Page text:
Classroom dissection

From ANIMAL PEOPLE, May 1998:

New curriculums introduced this academic
year exempted first-year medical students from live
pig dissection at the St. Louis University School of
Medicine and made participation in live dog dissection
optional at the University of Colorado School of
M e d i c i n e. The new St. Louis University curriculum
introduces observations of demonstration surgery on
live pigs at the second-year level, and hands-on work
as an option later. About 35 pigs were spared by the
change, pharmacology and physiology chair Thomas
C. Westfall told James Ritchie of the St. Louis PostDispatch.
The University of Colorado policy amendment
allows medical students to opt out of three 10-
week dog laboratories traditionally held each spring.
An Islamic student, Safia Rubaii, in 1993 challenged
mandatory participation as an alleged violation of her
faith, and sued the university Health Sciences Center
when the administration threatened to flunk her. In
1995, recalled Denver Post medical writer Ann
Schrader, “University officials agreed to pay Rubaii
$95,000, and promised to establish a review process to
accommodate future students whose religious beliefs
don’t allow doing experiments on animals.”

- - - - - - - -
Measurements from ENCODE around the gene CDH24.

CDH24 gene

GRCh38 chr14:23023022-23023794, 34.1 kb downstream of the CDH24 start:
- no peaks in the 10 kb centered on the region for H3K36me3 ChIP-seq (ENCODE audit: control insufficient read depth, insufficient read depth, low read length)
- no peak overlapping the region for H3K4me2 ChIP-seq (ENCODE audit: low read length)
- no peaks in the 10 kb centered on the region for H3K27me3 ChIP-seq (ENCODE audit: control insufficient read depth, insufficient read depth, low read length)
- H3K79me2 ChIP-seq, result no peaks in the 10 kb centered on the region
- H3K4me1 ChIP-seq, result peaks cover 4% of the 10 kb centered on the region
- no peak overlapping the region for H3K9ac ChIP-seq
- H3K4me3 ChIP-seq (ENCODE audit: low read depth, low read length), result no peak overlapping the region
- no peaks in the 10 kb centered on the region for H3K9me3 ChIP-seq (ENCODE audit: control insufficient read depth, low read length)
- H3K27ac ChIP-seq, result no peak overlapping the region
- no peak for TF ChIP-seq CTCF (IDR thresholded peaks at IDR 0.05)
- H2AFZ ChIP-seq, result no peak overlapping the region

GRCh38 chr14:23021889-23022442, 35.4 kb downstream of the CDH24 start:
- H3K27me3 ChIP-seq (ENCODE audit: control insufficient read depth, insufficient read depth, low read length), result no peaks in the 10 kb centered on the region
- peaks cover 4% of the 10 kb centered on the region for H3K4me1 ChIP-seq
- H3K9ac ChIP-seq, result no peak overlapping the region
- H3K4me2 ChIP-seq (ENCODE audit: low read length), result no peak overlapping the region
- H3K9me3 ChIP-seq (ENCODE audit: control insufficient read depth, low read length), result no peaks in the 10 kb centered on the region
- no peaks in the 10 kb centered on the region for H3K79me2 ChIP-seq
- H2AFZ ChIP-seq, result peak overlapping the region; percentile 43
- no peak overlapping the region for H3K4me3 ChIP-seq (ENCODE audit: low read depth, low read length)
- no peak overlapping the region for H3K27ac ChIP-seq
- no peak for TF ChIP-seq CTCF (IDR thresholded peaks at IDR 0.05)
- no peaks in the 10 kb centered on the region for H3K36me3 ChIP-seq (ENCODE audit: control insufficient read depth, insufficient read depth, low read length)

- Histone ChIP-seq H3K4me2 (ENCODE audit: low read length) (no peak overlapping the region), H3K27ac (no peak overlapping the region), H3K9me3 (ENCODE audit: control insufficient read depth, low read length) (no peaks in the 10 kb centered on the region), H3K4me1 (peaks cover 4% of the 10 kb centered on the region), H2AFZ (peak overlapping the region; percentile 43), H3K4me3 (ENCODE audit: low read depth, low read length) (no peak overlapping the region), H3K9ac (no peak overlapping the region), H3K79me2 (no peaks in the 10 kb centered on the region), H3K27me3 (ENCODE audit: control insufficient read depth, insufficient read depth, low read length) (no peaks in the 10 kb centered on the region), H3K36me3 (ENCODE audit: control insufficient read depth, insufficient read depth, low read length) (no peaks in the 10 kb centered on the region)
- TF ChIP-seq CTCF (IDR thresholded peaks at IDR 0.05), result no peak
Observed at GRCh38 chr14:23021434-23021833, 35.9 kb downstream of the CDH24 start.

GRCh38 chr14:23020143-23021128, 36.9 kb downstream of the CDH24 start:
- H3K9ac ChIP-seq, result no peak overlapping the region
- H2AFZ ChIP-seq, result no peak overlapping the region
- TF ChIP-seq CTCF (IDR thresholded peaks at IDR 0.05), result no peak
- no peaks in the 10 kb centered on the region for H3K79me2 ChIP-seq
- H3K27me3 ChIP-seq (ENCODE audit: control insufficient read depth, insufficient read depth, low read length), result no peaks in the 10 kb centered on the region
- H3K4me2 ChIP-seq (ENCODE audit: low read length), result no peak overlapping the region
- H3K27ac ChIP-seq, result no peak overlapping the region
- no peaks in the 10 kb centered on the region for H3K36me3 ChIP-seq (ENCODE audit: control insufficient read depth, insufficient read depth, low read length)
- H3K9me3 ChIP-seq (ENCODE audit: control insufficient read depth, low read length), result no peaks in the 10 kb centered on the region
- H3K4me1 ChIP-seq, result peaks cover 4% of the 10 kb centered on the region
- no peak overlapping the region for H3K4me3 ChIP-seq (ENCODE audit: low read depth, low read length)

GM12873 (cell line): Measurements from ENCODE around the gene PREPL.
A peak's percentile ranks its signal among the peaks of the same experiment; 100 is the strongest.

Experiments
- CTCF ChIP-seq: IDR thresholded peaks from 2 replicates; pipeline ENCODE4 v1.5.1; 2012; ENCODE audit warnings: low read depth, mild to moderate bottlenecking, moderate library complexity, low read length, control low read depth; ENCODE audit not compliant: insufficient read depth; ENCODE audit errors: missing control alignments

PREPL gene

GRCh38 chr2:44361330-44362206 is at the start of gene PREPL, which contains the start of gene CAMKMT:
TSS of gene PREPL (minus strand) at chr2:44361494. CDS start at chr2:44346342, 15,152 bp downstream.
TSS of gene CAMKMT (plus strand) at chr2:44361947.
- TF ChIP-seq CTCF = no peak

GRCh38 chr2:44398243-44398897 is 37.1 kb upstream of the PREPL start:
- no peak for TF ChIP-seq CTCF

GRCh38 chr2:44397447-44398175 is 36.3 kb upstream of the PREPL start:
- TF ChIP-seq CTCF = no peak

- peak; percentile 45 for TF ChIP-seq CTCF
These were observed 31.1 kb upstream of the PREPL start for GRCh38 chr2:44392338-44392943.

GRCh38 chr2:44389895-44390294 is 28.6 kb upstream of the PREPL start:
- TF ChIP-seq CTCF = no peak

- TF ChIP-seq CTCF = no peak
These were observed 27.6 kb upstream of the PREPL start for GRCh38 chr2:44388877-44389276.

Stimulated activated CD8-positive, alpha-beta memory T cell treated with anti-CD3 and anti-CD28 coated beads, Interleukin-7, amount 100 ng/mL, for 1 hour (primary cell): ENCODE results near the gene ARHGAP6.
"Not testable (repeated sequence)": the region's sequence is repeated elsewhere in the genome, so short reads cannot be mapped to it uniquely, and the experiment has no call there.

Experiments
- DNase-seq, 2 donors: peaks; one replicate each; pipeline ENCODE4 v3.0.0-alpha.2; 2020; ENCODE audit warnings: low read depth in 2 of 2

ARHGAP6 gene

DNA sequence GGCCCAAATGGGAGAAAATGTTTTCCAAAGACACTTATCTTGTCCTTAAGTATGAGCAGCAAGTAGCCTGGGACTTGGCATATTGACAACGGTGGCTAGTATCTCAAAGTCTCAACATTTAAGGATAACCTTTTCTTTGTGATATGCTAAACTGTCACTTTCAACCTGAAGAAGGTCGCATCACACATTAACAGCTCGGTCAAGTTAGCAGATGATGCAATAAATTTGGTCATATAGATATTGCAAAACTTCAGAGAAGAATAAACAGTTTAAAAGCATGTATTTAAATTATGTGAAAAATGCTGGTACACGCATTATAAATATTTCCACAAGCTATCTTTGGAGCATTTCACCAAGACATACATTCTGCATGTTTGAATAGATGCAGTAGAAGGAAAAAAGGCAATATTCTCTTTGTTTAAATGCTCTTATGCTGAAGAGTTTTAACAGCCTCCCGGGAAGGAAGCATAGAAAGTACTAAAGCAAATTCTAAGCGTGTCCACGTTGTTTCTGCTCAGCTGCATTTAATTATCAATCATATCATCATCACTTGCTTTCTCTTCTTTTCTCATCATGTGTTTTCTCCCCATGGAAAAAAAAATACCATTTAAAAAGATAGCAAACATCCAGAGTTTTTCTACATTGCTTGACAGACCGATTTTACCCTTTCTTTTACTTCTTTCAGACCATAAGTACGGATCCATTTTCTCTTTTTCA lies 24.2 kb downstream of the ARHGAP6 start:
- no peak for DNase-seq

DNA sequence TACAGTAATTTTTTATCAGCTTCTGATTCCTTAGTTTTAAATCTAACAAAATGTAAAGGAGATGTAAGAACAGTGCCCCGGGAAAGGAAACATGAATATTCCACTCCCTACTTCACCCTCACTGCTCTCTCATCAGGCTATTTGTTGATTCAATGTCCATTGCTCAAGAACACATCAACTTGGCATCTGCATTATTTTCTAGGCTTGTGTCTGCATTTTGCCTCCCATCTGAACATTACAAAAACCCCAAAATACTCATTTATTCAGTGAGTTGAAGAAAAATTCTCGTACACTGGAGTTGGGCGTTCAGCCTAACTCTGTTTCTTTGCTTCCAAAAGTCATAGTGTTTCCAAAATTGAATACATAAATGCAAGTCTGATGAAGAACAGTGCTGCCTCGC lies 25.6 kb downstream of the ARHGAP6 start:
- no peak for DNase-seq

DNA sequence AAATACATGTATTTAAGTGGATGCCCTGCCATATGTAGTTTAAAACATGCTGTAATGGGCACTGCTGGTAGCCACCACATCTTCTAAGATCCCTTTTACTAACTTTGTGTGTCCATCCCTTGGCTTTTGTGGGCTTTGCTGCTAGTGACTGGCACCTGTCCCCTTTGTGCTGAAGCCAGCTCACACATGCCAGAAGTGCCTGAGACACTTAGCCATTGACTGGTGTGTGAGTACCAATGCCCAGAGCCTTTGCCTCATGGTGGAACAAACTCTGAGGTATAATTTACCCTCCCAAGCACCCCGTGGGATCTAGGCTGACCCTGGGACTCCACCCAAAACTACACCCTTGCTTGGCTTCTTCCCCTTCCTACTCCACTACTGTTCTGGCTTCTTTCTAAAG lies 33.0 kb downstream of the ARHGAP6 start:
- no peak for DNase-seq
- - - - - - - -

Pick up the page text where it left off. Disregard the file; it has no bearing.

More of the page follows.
The American Anti-Vivisection Society’s
Animalearn division is sending CatWorks, a CDRom
alternative to cat dissection, to 50 high schools,
one in each state. Get details from AAVS education
director Katherine Lewis, at 215-887-0816.
After dissecting fish in the fifth grade and
cow hearts a few years later, honors student Rachel
White of Newton, New Hampshire, became a vegetarian
at age 15 and developed ethical objections to
dissecting pig fetuses, she testified in January to the
New Hampshire state senate education committee.
White persuaded state senator Beverly Hollingworth
to introduce a bill to allow students to opt out of dissection
for reasons of ethical belief. It and a similar
bill pending in Illinois appear likely to die in committee––but,
missing little if anything by not dissecting,
White and other students following her effort may
have gained priceless knowledge of politics.

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